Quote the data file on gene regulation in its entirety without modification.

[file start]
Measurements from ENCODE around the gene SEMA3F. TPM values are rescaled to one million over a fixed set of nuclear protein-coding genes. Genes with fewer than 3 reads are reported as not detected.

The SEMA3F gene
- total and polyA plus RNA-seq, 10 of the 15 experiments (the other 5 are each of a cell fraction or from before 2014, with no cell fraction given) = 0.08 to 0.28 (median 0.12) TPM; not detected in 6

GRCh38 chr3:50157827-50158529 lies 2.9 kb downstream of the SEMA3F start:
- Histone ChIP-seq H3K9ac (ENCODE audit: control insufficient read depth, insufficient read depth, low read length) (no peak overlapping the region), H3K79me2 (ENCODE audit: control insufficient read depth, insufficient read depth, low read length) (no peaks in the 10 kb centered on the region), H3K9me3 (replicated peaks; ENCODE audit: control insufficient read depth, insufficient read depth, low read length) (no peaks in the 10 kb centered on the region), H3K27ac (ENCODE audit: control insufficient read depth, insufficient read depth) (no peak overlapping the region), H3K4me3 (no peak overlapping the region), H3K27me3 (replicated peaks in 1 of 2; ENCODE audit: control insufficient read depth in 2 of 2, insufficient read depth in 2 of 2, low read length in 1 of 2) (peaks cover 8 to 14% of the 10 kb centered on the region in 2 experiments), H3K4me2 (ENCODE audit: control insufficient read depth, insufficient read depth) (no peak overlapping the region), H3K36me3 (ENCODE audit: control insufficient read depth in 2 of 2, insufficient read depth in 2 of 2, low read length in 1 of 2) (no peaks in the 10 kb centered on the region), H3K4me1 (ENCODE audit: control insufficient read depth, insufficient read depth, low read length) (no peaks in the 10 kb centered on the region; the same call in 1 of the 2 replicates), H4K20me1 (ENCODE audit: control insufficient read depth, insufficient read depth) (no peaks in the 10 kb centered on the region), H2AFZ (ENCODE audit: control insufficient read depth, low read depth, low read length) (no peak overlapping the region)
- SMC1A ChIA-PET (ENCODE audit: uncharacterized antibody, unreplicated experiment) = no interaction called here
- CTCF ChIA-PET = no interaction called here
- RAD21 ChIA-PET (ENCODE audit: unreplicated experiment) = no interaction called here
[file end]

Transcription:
Measurements from ENCODE around the gene SEMA3F. TPM values are rescaled to one million over a fixed set of nuclear protein-coding genes. Genes with fewer than 3 reads are reported as not detected.

The SEMA3F gene
- total and polyA plus RNA-seq, 10 of the 15 experiments (the other 5 are each of a cell fraction or from before 2014, with no cell fraction given) = 0.08 to 0.28 (median 0.12) TPM; not detected in 6

GRCh38 chr3:50157827-50158529 lies 2.9 kb downstream of the SEMA3F start:
- Histone ChIP-seq H3K9ac (ENCODE audit: control insufficient read depth, insufficient read depth, low read length) (no peak overlapping the region), H3K79me2 (ENCODE audit: control insufficient read depth, insufficient read depth, low read length) (no peaks in the 10 kb centered on the region), H3K9me3 (replicated peaks; ENCODE audit: control insufficient read depth, insufficient read depth, low read length) (no peaks in the 10 kb centered on the region), H3K27ac (ENCODE audit: control insufficient read depth, insufficient read depth) (no peak overlapping the region), H3K4me3 (no peak overlapping the region), H3K27me3 (replicated peaks in 1 of 2; ENCODE audit: control insufficient read depth in 2 of 2, insufficient read depth in 2 of 2, low read length in 1 of 2) (peaks cover 8 to 14% of the 10 kb centered on the region in 2 experiments), H3K4me2 (ENCODE audit: control insufficient read depth, insufficient read depth) (no peak overlapping the region), H3K36me3 (ENCODE audit: control insufficient read depth in 2 of 2, insufficient read depth in 2 of 2, low read length in 1 of 2) (no peaks in the 10 kb centered on the region), H3K4me1 (ENCODE audit: control insufficient read depth, insufficient read depth, low read length) (no peaks in the 10 kb centered on the region; the same call in 1 of the 2 replicates), H4K20me1 (ENCODE audit: control insufficient read depth, insufficient read depth) (no peaks in the 10 kb centered on the region), H2AFZ (ENCODE audit: control insufficient read depth, low read depth, low read length) (no peak overlapping the region)
- SMC1A ChIA-PET (ENCODE audit: uncharacterized antibody, unreplicated experiment) = no interaction called here
- CTCF ChIA-PET = no interaction called here
- RAD21 ChIA-PET (ENCODE audit: unreplicated experiment) = no interaction called here